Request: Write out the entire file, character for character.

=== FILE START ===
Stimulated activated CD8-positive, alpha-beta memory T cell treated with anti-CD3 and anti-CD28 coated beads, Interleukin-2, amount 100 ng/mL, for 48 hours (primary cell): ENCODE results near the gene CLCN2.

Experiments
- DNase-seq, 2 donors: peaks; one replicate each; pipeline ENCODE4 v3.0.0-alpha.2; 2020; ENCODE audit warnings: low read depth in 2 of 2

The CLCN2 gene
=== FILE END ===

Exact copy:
Stimulated activated CD8-positive, alpha-beta memory T cell treated with anti-CD3 and anti-CD28 coated beads, Interleukin-2, amount 100 ng/mL, for 48 hours (primary cell): ENCODE results near the gene CLCN2.

Experiments
- DNase-seq, 2 donors: peaks; one replicate each; pipeline ENCODE4 v3.0.0-alpha.2; 2020; ENCODE audit warnings: low read depth in 2 of 2

The CLCN2 gene